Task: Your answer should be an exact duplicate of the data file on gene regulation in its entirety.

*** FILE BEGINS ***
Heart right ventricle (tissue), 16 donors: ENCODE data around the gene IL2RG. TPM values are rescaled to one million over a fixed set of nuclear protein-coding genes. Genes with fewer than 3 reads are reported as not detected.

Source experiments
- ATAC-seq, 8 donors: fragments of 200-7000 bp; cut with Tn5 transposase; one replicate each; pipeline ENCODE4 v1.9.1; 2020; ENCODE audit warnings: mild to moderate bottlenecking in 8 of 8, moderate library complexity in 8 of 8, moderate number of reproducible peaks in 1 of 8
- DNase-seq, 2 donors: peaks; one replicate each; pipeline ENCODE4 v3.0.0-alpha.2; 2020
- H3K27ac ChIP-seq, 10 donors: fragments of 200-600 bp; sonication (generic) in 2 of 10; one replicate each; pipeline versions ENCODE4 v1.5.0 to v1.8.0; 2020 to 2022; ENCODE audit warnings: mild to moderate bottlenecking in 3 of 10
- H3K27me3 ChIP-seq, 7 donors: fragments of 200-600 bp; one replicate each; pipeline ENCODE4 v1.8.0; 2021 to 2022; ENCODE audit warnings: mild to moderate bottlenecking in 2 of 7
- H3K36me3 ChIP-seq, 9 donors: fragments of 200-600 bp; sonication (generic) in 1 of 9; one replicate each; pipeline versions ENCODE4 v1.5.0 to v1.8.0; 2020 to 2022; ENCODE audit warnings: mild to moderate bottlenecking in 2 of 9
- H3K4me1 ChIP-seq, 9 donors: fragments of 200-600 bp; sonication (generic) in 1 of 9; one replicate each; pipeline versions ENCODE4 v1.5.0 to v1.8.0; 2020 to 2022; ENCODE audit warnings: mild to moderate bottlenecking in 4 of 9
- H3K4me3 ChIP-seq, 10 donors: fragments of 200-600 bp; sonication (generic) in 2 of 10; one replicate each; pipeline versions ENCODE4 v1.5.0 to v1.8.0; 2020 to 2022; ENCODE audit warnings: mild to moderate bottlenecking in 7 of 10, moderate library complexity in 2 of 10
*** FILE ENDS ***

Heart right ventricle (tissue), 16 donors: ENCODE data around the gene IL2RG. TPM values are rescaled to one million over a fixed set of nuclear protein-coding genes. Genes with fewer than 3 reads are reported as not detected.

Source experiments
- ATAC-seq, 8 donors: fragments of 200-7000 bp; cut with Tn5 transposase; one replicate each; pipeline ENCODE4 v1.9.1; 2020; ENCODE audit warnings: mild to moderate bottlenecking in 8 of 8, moderate library complexity in 8 of 8, moderate number of reproducible peaks in 1 of 8
- DNase-seq, 2 donors: peaks; one replicate each; pipeline ENCODE4 v3.0.0-alpha.2; 2020
- H3K27ac ChIP-seq, 10 donors: fragments of 200-600 bp; sonication (generic) in 2 of 10; one replicate each; pipeline versions ENCODE4 v1.5.0 to v1.8.0; 2020 to 2022; ENCODE audit warnings: mild to moderate bottlenecking in 3 of 10
- H3K27me3 ChIP-seq, 7 donors: fragments of 200-600 bp; one replicate each; pipeline ENCODE4 v1.8.0; 2021 to 2022; ENCODE audit warnings: mild to moderate bottlenecking in 2 of 7
- H3K36me3 ChIP-seq, 9 donors: fragments of 200-600 bp; sonication (generic) in 1 of 9; one replicate each; pipeline versions ENCODE4 v1.5.0 to v1.8.0; 2020 to 2022; ENCODE audit warnings: mild to moderate bottlenecking in 2 of 9
- H3K4me1 ChIP-seq, 9 donors: fragments of 200-600 bp; sonication (generic) in 1 of 9; one replicate each; pipeline versions ENCODE4 v1.5.0 to v1.8.0; 2020 to 2022; ENCODE audit warnings: mild to moderate bottlenecking in 4 of 9
- H3K4me3 ChIP-seq, 10 donors: fragments of 200-600 bp; sonication (generic) in 2 of 10; one replicate each; pipeline versions ENCODE4 v1.5.0 to v1.8.0; 2020 to 2022; ENCODE audit warnings: mild to moderate bottlenecking in 7 of 10, moderate library complexity in 2 of 10